Set in German-occupied Norway, this is an embellished account of the remarkable efforts of the Norwegian resistance to sabotage the German development of the atomic bomb. Resistance fighter Knut Straud enlists the reluctant physicist Rolf Pedersen in an effort to destroy the German heavy water production plant near the village of Rjukan in rural Telemark. In the process, Pedersen discovers that his ex-wife Anna and her uncle have also joined the resistance. British commandos dispatched to destroy the plant are killed when their glider hits the mountainside at night. An improvised raid by the resistance ends in the partial destruction of the heavy water canisters, but the contingency plans of Reichskommissar Terboven enable the Germans to resume production quickly. Pedersen wants to recommend to London that the Allies bomb the plant. Straud opposes him because of the potential death toll on Norwegian civilians and a fight ensues. They send in separate recommendations, and the air raid ... Written by
The book 'The Special Operations Executive 1940-1946' by M.R.D. Foot states that Operation Gunnerside, one of the three and most successful of the three missions that this film is based on, was later labeled by the British Special Operations Executive (SOE) as being the most successful act of sabotage in all of the Second World War. This raid was given the highest military priority and it dealt a serious drawback to the Nazis' development of an atomic bomb in World War II. See more »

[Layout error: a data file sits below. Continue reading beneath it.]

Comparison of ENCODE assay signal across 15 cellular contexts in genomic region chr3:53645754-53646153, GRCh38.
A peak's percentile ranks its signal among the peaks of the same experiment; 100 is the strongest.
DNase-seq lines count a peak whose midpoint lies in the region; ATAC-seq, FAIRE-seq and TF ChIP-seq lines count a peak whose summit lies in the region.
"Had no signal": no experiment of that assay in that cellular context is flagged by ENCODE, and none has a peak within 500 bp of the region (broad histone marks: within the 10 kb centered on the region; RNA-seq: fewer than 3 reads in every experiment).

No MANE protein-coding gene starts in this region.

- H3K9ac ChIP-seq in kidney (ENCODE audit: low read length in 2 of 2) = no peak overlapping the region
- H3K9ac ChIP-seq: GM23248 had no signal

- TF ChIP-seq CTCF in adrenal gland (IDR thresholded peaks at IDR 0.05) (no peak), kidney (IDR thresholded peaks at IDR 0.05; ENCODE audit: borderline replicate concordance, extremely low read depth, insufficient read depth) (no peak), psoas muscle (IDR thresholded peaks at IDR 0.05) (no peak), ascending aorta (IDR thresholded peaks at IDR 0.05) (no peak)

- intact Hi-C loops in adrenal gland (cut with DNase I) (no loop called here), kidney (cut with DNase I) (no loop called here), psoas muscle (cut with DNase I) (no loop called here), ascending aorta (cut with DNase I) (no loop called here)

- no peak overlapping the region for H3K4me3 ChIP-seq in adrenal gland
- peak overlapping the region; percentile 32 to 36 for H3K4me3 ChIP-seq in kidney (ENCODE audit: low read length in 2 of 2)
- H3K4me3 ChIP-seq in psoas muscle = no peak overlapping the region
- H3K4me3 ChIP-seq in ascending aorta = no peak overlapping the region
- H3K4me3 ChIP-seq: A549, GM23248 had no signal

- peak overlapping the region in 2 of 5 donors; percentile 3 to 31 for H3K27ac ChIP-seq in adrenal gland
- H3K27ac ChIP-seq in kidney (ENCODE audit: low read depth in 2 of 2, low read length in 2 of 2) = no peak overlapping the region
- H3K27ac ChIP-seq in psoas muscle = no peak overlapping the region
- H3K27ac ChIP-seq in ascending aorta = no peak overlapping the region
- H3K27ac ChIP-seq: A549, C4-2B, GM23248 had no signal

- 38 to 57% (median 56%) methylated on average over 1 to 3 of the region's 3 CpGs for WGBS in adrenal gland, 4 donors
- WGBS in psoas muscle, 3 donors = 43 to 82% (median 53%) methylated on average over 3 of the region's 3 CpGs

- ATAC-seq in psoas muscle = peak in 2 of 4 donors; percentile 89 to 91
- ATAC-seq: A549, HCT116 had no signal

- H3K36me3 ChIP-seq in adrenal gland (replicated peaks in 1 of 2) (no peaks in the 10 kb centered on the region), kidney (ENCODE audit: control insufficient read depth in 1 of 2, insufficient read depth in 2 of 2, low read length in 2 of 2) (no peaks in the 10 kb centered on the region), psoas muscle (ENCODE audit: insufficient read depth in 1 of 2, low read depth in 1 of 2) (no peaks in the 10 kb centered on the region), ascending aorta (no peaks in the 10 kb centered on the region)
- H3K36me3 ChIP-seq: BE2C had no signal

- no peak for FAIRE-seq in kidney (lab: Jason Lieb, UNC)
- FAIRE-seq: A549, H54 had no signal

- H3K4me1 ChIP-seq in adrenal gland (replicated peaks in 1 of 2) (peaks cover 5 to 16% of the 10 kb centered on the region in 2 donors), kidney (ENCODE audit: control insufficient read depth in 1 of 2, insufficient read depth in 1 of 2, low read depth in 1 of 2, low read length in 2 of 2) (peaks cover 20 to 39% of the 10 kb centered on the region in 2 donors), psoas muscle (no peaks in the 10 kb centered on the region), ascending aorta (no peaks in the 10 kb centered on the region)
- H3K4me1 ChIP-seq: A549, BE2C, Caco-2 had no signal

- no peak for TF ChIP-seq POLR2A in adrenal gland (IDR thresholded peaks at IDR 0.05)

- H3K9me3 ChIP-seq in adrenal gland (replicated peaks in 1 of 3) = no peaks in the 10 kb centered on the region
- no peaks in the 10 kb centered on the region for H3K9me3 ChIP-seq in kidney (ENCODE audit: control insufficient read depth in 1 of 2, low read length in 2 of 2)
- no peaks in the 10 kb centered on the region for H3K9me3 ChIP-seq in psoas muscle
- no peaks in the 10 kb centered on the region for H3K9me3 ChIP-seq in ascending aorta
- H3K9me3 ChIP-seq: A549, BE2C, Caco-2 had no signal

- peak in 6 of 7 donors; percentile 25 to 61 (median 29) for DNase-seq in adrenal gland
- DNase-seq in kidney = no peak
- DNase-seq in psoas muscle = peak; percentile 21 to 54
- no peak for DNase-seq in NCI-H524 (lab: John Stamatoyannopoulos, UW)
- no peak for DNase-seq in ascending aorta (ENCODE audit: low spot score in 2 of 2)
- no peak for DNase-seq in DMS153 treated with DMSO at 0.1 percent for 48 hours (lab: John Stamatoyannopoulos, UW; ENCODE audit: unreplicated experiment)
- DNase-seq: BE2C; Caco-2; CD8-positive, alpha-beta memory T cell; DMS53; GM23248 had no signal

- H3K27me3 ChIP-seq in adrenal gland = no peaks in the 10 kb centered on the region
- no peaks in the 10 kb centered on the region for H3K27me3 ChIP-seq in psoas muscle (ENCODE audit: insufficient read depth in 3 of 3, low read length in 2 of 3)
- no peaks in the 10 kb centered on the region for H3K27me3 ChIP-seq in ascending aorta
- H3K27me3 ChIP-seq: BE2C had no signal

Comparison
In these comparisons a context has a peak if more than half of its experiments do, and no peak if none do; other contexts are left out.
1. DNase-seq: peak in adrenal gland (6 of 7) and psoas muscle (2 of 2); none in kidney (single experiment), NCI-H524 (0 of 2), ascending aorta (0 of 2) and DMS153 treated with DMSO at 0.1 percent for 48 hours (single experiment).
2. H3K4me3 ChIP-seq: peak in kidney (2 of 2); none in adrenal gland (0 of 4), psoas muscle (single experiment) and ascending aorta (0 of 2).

Character Anna Pedersen in a couple of scenes is wearing a knitted sweater known as Mariusgenser with characteristic pattern (made for brothers Marius and Stein Eriksen). This pattern was introduced for 1952 Winter Olympics in Oslo, and did not exist at the time of the war. See more »
[Knut hands a revolver to Rolf who looks rather shocked to be given it]
You know what to do? Press this little thing here and the bullets come out there.
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In German occupied Norway during 1942, a group of Norwegian Resistance fighters joined by an initially reluctant Professor of Physics from Oslo University, attempt to destroy a German Heavy Water plant in Telemark, which is vital to the Third Reich's development of Atomic weapons.
What should be a tense and thrilling tale based on a true story is merely watchable. While it maintains your interest, it never grips. This must be down to the Director, Anthony Mann. Perhaps he had become too used to working on three hour epics (El Cid, Fall Of The Roman Empire), and he simply couldn't inject the necessary pace or urgency into a two hour adventure story. The cast are all fine, headed by Kirk Douglas and Richard Harris, more troubling is the overall look of the film. Despite extensive and commendable use of the actual locations, its rather unattractively photographed. This is quite surprising considering that Robert Krasker had done such sterling work on Mann's earlier epics. Also, the use of some black and white stock footage of planes is jarring and cheap looking.
This is a good story, worth telling. But as a wartime adventure film it pales in comparison to 'The Guns Of Navarone' or 'Where Eagles Dare', even though both of those stories were entirely fictional.
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